Cruisin with the Real"s

Cruisin with the Real"s
Joe and Nancy Grand Cayman 10-07

Loma Linda Medical Center

Loma Linda Medical Center
Where the magic happens........

Wednesday, January 7, 2009

Day 6, here I sit...


On Friday I thought I was coming in for a lab and Dr appt....Then maybe an overnight stay....6 days later I am still here. You can't say they aren't cautious with me and my new liver.... Which is a very good thing. I really am growing quite fond of it and would like to stay together for a long time to come!

Do I talk to my liver? Yes, I do. I have had conversations with it since the beginning....Asking it to please stick around for awhile. I promise it I will take good care of it and take it some lovely places.

I want it to grow old with me...I also pray for and thank the donor and the donor family each morning and night. More on this later....

On to today's update...

Yesterday they decided NOT to do the ERCP as I would have to lie on my abdomen for 30 min and they were afraid that there could be more bleeding in the hematoma area. So they did a MRCP.

Magnetic resonance cholangiopancreatography

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MRCP image of two stones in the distal common bile duct.

Magnetic resonance cholangiopancreatography (MRCP) is a medical imaging technique which uses magnetic resonance imaging to visualise the biliary and pancreatic ducts in a non-invasive manner. This procedure can be used to determine if gallstones are lodged in any of the ducts surrounding the gallbladder.

MRCP is a less invasive alternative to endoscopic retrograde cholangiopancreatography (ERCP) in the diagnosis of biliary and pancreatic duct disorders. However, while ERCP can be both diagnostic and therapeutic, MRCP is purely diagnostic; direct intervention is not possible with MRCP. An important advantage of MRCP is that cross-sectional images can be obtained, displaying not only the ductal system but also surrounding parenchyma; this allows direct visualisation of pancreatic neoplasms and other diseases.


So, they took me down to the MRI machine...Somehow in all my pretransplant stuff I missed this machine... 45 minutes in a hot tube....wow... I made it and today got the results that along with the biopsy it does look like my bilary duct has strictures causing the bile to not process well.

So I am off to the ERCP today so they can clear it up.

They originally wanted to do the ERCP so they could diagnose and treat it at one time...My bleeding and lovely hematoma made them rethink that.

So, at 3pm today I get to go lay on that ugly purple thing...

I debated over putting the photo on..I don't want to gross you out..What do you think????

Photo's or no photos? Remember I am getting ready to post about transplant? (no, I don't have any actual photo's of surgery! LOL....Send me some comments!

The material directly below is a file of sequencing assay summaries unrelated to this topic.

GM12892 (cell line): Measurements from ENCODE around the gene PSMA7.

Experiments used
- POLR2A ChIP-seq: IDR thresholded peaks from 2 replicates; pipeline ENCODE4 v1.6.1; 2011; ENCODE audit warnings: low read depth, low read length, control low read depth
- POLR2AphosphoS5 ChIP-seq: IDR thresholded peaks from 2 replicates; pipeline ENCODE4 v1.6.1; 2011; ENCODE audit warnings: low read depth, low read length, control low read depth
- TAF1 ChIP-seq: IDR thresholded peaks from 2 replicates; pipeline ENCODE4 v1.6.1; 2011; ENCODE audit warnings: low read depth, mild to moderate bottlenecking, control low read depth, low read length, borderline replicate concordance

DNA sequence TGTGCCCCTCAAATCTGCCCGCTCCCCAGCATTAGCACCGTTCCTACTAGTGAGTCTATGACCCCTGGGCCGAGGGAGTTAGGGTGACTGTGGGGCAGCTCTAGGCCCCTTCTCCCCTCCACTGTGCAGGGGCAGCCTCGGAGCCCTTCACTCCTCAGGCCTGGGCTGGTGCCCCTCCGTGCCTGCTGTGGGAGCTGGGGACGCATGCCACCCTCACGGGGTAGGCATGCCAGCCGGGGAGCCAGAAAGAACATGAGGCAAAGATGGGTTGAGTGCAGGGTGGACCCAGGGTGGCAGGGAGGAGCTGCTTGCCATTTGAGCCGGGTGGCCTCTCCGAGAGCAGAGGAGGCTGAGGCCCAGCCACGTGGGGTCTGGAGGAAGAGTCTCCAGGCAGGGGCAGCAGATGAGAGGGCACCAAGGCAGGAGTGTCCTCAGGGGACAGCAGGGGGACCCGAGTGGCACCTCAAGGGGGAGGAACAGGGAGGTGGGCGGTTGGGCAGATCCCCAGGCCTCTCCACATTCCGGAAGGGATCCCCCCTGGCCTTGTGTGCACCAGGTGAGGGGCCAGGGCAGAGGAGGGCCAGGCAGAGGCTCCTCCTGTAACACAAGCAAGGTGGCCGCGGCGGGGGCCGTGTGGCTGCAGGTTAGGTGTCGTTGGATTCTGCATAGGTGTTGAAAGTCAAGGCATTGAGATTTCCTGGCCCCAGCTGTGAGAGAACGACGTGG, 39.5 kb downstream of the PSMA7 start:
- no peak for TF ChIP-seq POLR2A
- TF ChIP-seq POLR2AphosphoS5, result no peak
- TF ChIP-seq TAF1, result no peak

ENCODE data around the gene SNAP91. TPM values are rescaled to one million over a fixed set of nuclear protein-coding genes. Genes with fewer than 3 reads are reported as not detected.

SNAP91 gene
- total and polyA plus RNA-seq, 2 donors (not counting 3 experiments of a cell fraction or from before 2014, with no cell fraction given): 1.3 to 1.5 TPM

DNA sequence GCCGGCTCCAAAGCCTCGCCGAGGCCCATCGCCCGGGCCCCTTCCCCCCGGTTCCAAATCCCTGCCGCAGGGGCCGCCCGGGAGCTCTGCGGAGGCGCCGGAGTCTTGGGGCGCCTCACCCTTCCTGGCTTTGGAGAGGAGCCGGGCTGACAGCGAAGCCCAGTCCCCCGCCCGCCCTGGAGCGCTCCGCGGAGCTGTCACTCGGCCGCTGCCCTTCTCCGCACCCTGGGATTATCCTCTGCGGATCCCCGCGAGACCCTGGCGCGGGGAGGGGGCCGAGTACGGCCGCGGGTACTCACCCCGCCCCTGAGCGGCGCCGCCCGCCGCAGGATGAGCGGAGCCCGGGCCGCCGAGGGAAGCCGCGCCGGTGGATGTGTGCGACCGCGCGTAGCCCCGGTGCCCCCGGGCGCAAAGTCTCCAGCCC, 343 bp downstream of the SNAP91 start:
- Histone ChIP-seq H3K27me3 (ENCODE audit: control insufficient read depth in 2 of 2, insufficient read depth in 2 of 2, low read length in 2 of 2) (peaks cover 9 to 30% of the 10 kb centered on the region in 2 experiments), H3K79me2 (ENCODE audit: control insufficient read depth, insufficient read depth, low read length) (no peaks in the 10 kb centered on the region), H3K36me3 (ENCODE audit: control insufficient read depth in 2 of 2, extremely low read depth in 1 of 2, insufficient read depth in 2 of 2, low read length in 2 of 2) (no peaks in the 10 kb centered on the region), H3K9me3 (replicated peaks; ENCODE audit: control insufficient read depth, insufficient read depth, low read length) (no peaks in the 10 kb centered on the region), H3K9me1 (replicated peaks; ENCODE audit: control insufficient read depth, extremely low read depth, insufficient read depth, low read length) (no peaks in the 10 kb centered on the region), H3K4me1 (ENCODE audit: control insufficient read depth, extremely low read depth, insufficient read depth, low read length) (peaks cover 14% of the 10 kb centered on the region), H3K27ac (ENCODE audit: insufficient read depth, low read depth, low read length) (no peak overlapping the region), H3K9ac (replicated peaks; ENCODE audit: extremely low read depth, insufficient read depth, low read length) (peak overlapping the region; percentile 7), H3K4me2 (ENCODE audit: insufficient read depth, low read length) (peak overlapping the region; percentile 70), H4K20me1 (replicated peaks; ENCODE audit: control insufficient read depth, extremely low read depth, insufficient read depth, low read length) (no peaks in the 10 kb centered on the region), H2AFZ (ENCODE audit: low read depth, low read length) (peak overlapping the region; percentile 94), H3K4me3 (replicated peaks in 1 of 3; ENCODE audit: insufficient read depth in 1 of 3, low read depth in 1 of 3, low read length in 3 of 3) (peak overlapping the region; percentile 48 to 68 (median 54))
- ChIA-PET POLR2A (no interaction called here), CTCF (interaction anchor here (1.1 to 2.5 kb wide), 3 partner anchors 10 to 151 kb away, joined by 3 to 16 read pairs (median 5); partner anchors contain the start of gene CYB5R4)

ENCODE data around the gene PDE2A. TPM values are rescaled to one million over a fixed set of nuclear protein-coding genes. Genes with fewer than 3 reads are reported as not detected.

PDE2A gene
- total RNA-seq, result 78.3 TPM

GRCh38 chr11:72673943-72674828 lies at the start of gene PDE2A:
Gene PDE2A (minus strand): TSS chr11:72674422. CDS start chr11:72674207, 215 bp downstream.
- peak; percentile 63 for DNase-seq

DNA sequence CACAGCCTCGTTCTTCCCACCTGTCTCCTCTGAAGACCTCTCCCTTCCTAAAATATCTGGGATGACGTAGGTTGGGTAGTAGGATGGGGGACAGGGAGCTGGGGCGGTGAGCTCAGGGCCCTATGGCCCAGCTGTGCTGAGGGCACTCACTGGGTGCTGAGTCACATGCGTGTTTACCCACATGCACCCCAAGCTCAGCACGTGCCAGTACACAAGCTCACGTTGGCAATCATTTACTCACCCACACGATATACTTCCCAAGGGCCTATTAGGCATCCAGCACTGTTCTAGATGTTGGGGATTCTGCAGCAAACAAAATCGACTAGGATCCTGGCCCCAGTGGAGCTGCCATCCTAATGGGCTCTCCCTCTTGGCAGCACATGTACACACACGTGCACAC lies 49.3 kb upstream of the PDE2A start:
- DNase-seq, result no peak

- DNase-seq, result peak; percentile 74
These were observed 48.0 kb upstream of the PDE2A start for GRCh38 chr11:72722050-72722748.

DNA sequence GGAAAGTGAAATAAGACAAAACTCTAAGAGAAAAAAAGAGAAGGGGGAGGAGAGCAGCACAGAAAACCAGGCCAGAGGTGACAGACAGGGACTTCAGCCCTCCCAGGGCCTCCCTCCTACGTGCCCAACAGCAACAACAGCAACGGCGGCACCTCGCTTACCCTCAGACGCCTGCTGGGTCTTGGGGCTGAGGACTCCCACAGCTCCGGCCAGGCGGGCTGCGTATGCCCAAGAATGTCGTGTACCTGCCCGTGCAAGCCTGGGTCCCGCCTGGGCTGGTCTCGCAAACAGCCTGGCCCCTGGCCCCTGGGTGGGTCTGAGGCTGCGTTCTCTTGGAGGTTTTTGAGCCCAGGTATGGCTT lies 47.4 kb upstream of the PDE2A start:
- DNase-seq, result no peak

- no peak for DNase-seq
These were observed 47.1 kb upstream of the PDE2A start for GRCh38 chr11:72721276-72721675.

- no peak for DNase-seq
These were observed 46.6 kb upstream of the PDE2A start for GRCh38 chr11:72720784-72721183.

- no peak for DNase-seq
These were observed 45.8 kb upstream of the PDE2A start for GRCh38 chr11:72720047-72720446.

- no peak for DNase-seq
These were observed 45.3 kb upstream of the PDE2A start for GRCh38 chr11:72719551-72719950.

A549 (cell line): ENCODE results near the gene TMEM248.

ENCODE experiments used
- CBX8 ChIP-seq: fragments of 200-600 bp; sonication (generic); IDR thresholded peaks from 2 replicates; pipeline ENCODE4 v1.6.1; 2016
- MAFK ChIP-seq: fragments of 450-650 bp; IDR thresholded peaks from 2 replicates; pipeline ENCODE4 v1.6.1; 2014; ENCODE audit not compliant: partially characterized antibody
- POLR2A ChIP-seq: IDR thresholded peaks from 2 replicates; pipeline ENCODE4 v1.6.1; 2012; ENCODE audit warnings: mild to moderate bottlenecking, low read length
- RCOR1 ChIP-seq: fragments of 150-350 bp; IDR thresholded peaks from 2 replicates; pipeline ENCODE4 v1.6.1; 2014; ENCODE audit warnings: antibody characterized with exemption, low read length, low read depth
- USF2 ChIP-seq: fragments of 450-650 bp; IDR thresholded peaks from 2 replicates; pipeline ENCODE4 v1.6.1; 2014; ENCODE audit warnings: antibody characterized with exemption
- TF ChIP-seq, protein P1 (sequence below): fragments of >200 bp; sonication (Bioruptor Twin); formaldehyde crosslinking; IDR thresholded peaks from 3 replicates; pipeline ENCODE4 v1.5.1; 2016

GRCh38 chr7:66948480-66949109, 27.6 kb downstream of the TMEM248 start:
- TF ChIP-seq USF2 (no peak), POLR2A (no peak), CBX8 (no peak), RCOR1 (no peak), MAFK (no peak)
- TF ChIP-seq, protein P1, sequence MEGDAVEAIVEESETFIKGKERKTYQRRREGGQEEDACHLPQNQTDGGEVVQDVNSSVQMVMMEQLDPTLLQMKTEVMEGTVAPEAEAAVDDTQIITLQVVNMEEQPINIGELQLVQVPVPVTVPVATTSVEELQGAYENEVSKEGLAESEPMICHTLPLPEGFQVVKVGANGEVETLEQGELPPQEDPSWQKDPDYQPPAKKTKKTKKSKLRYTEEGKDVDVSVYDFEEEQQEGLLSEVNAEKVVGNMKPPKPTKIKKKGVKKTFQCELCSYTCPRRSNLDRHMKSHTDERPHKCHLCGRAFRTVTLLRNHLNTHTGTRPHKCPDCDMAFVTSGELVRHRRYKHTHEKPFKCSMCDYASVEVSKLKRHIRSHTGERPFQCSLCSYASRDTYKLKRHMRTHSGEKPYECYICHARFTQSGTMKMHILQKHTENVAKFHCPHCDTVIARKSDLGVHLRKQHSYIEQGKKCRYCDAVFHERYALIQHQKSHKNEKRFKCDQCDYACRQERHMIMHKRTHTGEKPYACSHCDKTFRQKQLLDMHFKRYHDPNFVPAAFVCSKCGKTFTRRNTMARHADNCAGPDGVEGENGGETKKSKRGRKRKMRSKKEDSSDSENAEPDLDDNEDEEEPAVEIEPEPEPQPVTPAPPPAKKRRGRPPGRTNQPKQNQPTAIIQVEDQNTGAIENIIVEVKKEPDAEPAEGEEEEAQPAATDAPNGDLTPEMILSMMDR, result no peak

Talk to you tomorrow....


5 comments:

Erin said...

Pictures!!!

Anonymous said...

The picture is impressive! I think it's great to put them on.

Hugs - Kelly

Celene said...

I vote photos. It seems to help me understand what you are describing and also shows me exactly what you are going through. Gross me out?? Well, of course!!! (hehehe) but they are really interesting to me.

Hang in there girlfriend and let them keep you as long as they need to. You are beginning the 1st day of the rest of your life!

Hugs from Georgia,
Celene

Anonymous said...

I like the photos. They give us a better idea of whats going on with your transplant. Don't rush getting out of there. Enjoy the rest and prople
taking care of you.

YOUR TRANSPLANT BUDDIE FROM PA.






































































































































tKeep Up the aking care of you.

SOMETHING HAPPENED SOMEWHERE TURNING said...

I like your pictures. The before and after pictures help me see things clearer. As I visit other bloggers who are either going into transplant or are post-transplant, it gives me wonderful insight into what I have to look forward to. Whether I end up with any of the same problems that others experience is beside the point. It's knowing what can or might happen along the way that seems important to me. As I go into transplant I want to learn as much as possible.
As the progression of time moves forward since my Day 1 of learning about my disease, I have learned a lot and very little, but I have a better understanding of things and life.
I certainly thank you for your pictures and your stories. I am also sorry for what you have gone through and will be going through and I truly wish you the best and good health.

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